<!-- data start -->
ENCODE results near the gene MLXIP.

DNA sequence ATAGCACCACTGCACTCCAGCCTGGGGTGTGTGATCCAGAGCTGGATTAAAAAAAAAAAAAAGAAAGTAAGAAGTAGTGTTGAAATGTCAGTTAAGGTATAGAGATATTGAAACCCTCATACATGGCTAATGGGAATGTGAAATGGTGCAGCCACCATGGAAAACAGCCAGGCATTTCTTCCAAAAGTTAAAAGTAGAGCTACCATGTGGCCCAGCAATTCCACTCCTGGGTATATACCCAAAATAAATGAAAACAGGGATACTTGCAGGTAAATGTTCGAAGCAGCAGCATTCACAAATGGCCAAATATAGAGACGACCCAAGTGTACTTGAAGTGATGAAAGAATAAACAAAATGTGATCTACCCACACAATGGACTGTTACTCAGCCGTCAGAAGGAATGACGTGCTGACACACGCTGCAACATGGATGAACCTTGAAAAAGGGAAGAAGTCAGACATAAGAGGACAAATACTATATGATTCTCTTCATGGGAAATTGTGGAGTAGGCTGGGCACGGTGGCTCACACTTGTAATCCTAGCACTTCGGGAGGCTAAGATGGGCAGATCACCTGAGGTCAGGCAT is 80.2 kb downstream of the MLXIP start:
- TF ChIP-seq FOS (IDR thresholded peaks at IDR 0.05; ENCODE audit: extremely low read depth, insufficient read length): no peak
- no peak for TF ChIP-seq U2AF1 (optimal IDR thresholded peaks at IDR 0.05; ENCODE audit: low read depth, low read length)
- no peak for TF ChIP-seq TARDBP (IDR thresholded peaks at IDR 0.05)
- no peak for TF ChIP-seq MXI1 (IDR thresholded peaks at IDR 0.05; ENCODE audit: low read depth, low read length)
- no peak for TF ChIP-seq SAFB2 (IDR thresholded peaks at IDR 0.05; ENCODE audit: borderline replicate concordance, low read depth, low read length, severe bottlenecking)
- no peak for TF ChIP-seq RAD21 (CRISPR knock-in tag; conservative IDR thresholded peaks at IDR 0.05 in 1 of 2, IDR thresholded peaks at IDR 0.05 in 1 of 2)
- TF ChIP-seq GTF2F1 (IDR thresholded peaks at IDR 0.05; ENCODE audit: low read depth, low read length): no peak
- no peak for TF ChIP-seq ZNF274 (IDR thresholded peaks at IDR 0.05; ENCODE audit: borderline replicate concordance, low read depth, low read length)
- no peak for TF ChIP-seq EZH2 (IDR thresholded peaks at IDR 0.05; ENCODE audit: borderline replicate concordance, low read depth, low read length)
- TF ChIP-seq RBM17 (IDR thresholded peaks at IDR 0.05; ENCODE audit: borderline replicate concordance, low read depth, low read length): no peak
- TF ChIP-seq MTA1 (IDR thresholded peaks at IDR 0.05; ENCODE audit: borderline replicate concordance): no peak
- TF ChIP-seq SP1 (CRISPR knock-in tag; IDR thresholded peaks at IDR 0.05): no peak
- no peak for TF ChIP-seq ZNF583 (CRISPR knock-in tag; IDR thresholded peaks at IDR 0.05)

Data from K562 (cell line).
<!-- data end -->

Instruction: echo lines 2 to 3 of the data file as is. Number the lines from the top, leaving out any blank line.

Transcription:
DNA sequence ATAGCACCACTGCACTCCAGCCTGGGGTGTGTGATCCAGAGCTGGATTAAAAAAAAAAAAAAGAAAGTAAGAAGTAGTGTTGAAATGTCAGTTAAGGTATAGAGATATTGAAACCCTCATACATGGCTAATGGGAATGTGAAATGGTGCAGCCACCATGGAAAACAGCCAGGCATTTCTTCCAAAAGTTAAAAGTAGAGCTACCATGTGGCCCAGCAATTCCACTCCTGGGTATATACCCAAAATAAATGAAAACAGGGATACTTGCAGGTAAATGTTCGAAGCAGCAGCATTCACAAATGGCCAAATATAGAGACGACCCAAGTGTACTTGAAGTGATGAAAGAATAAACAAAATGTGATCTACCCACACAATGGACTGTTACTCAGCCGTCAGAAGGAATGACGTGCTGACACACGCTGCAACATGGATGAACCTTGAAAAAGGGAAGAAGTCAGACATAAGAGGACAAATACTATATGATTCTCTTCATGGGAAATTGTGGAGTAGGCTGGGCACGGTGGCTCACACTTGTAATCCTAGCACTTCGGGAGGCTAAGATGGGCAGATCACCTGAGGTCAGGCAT is 80.2 kb downstream of the MLXIP start:
- TF ChIP-seq FOS (IDR thresholded peaks at IDR 0.05; ENCODE audit: extremely low read depth, insufficient read length): no peak